So now I just need to prep for a little more chaos come this spring. I’ll have to stock up on wine, take yoga classes, and practice smiling through the craziness, but I will survive my four boys, even if my furniture doesn’t.

Blame the two year old

Ok, so I should take a little responsibility for this, after all, I am the adult, so yes, maybe I’m a little crazy, but mostly I blame the two year old.

The problem is, he’s just so darn cute and lovable. He is just the sweetest little thing and at such a fun age. He’s two, but hasn’t hit his stride as a terrible two year old yet (besides, I think three is way worse). Everything about him makes me happy. His laugh makes me smile, his little belly screams to be zurberted, and his checks need to be kissed. I just want to hug and kiss him all the time. It is this overwhelming cuteness that I blame. Well, that and my reasoning in Kindergarten and A Vasectomy.

Whatever the reasoning (or lack there of)behind my thought process (maybe temporary insanity should be claimed), some how I find myself in the spot that I’m in today; 18 weeks pregnant with my fourth child. Don’t get me wrong, I’m very happy, though also very sick most of the time, but I do have flashes of reality that lead me to believe that I probably wasn’t thinking very clearly when I devised this “what the hell, let’s give it one more shot” plan. Even more perplexing is how I got my husband to go along with it. I guess we really didn’t have much time to reconsider the plan and back out though since our plan seemed to be successful one of the first two times we tried it.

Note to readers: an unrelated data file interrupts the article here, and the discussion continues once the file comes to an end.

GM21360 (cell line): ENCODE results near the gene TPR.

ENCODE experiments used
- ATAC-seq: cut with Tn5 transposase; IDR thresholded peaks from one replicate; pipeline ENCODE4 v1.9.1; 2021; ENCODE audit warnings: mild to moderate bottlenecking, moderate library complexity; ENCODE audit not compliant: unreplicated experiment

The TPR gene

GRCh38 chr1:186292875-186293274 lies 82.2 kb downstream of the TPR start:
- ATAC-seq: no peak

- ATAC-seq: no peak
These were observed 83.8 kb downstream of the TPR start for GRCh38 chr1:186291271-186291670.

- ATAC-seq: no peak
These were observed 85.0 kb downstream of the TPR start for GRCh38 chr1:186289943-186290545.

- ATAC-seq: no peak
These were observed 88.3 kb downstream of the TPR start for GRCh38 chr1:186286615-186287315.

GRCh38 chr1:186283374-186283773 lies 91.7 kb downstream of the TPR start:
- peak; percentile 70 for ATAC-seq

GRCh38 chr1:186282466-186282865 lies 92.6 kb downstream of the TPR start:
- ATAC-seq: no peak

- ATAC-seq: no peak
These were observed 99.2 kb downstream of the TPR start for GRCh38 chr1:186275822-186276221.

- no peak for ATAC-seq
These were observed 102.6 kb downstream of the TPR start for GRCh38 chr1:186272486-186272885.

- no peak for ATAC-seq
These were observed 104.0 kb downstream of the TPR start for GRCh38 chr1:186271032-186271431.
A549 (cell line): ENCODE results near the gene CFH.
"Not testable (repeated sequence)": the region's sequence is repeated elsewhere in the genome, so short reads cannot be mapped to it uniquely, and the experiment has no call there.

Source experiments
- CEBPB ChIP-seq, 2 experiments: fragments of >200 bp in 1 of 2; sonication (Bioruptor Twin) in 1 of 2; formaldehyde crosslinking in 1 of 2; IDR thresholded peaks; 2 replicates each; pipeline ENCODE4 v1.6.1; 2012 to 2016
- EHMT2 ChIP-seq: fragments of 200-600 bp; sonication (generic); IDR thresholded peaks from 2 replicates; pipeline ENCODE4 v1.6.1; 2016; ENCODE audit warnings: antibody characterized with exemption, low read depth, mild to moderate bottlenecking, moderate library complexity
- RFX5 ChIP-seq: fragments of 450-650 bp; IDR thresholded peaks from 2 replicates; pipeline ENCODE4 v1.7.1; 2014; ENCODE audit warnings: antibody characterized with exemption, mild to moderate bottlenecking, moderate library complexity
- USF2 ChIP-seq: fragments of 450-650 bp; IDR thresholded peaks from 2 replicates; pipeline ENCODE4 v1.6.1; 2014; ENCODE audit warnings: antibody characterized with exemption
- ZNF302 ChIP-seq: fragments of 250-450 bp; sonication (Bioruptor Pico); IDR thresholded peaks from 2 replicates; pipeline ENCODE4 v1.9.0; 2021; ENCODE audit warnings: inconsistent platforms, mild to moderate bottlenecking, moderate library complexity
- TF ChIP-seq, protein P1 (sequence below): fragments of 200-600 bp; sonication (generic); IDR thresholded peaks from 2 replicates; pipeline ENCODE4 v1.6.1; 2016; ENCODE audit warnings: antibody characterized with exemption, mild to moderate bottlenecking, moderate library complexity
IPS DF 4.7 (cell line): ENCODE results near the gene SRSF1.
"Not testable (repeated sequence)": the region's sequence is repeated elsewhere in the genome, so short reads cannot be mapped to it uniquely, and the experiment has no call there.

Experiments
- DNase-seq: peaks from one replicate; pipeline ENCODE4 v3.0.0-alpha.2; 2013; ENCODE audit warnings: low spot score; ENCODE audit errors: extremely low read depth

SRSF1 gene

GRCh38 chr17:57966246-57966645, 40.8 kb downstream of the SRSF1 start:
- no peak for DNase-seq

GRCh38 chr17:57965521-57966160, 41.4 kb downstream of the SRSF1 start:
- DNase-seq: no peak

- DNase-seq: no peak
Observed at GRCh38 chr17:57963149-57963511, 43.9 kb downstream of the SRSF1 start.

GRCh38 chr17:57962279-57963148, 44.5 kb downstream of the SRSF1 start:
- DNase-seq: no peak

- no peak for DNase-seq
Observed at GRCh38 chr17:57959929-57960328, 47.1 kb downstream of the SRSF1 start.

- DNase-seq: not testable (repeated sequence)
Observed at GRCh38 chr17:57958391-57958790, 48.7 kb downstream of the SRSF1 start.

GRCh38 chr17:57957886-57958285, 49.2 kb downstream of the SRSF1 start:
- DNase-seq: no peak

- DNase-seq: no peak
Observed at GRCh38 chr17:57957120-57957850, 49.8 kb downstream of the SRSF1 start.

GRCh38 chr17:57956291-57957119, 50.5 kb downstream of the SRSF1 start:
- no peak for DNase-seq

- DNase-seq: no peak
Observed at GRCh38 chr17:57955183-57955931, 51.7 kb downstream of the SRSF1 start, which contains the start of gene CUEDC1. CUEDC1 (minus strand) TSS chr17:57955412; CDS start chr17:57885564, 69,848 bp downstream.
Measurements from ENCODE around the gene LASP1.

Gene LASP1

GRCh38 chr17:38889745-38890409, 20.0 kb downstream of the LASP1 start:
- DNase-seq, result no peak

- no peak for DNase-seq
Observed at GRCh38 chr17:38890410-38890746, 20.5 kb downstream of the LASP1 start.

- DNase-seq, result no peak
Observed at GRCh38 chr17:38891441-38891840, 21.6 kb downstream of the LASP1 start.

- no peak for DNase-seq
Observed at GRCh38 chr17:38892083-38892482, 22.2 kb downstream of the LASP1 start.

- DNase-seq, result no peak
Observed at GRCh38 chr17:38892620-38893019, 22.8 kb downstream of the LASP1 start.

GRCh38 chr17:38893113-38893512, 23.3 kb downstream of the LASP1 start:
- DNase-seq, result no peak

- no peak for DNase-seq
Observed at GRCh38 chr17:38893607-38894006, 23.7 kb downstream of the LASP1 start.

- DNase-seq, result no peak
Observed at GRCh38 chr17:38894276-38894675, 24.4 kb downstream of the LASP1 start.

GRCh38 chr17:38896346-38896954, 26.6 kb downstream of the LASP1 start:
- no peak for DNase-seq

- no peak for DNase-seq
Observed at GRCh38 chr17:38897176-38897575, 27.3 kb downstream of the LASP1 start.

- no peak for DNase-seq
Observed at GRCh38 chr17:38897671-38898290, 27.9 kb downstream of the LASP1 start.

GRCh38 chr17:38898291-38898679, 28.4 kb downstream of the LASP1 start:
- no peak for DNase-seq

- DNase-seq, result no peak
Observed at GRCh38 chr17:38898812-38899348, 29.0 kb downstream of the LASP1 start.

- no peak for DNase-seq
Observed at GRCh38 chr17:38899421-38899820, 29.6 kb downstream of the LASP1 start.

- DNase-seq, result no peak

My husband is happy about our pending fourth child too (most of he time), but he wasn’t exactly on board when he first found out. I guess the timing could have been better though. A week into my husband’s recovery from his vasectomy I sent him a text at work with a picture of a positive pregnancy test. It took him about three days before he really said anything about our new reality. When he finally did say something, he made a joke about our future with four kids and I knew he’d worked out any issues he was having. Maybe if I’d waited at least until his manhood had stopped hurting before telling him, he would’ve only need one day to come to terms with thing.

However we got here, we are all on board with the idea of a fourth child, even the boys, and we are almost to the halfway mark. In two more weeks, we will even know what we are having. Of course, all three boys are in agreement that this baby had better be another boy, though each has their own plan if it isn’t. My youngest says he won’t be nice to a baby sister, but will be to a baby brother (I think he’ll just be so glad to not be the youngest anymore that he will terrorize the baby no matter the sex). My middle son has informed me that I’m the only girl allowed in the family and if he gets a sister, he is going to fart in her (again, still probably going to happen no matter what). My oldest though has real reasons for wanting to throw the baby out and get rid of her if she’s a girl. My oldest doesn’t want to have a sister because he wants to be able to “show off (his) goods” whenever and wherever he wants to and he can’t do that with a girl in the house.

Whatever happens with this fourth kid, whether they are a terror and become the breaking point for my husband and I, or they are just a disappointing sister instead of a brother, I have my scapegoat ready to free me from blame. I’m simply just going to keep a picture handy of my current youngest at this age and tell everyone it is his fault. After all, if he just wasn’t so darn cute and lovable, I wouldn’t have wanted another one like him so badly.

Split in two